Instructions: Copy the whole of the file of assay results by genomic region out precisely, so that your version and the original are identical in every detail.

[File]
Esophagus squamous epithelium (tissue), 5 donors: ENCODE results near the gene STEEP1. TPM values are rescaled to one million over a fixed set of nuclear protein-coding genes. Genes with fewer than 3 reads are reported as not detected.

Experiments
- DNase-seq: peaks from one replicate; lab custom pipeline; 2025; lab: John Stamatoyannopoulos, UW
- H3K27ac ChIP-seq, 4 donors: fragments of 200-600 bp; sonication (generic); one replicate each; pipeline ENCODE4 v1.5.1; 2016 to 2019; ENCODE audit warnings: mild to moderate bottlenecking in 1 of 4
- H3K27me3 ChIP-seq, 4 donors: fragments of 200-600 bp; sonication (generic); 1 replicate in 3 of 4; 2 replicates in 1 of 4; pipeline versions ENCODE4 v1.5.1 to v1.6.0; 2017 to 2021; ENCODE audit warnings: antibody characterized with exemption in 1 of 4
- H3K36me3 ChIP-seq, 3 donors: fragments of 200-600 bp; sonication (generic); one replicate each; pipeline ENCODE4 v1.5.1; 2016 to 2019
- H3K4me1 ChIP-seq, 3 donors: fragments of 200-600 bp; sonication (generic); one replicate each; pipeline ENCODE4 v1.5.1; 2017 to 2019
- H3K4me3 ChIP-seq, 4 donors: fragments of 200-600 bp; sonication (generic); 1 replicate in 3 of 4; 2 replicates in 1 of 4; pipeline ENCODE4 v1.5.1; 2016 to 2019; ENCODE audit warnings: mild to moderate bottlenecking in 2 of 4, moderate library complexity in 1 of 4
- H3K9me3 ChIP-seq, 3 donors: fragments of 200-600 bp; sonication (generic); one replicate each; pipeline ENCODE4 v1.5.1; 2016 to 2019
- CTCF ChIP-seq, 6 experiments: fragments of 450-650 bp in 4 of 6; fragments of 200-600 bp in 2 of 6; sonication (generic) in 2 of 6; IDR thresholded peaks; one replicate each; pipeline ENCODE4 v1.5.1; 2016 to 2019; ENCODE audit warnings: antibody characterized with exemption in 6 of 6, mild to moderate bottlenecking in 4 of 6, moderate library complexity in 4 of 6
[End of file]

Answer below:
Esophagus squamous epithelium (tissue), 5 donors: ENCODE results near the gene STEEP1. TPM values are rescaled to one million over a fixed set of nuclear protein-coding genes. Genes with fewer than 3 reads are reported as not detected.

Experiments
- DNase-seq: peaks from one replicate; lab custom pipeline; 2025; lab: John Stamatoyannopoulos, UW
- H3K27ac ChIP-seq, 4 donors: fragments of 200-600 bp; sonication (generic); one replicate each; pipeline ENCODE4 v1.5.1; 2016 to 2019; ENCODE audit warnings: mild to moderate bottlenecking in 1 of 4
- H3K27me3 ChIP-seq, 4 donors: fragments of 200-600 bp; sonication (generic); 1 replicate in 3 of 4; 2 replicates in 1 of 4; pipeline versions ENCODE4 v1.5.1 to v1.6.0; 2017 to 2021; ENCODE audit warnings: antibody characterized with exemption in 1 of 4
- H3K36me3 ChIP-seq, 3 donors: fragments of 200-600 bp; sonication (generic); one replicate each; pipeline ENCODE4 v1.5.1; 2016 to 2019
- H3K4me1 ChIP-seq, 3 donors: fragments of 200-600 bp; sonication (generic); one replicate each; pipeline ENCODE4 v1.5.1; 2017 to 2019
- H3K4me3 ChIP-seq, 4 donors: fragments of 200-600 bp; sonication (generic); 1 replicate in 3 of 4; 2 replicates in 1 of 4; pipeline ENCODE4 v1.5.1; 2016 to 2019; ENCODE audit warnings: mild to moderate bottlenecking in 2 of 4, moderate library complexity in 1 of 4
- H3K9me3 ChIP-seq, 3 donors: fragments of 200-600 bp; sonication (generic); one replicate each; pipeline ENCODE4 v1.5.1; 2016 to 2019
- CTCF ChIP-seq, 6 experiments: fragments of 450-650 bp in 4 of 6; fragments of 200-600 bp in 2 of 6; sonication (generic) in 2 of 6; IDR thresholded peaks; one replicate each; pipeline ENCODE4 v1.5.1; 2016 to 2019; ENCODE audit warnings: antibody characterized with exemption in 6 of 6, mild to moderate bottlenecking in 4 of 6, moderate library complexity in 4 of 6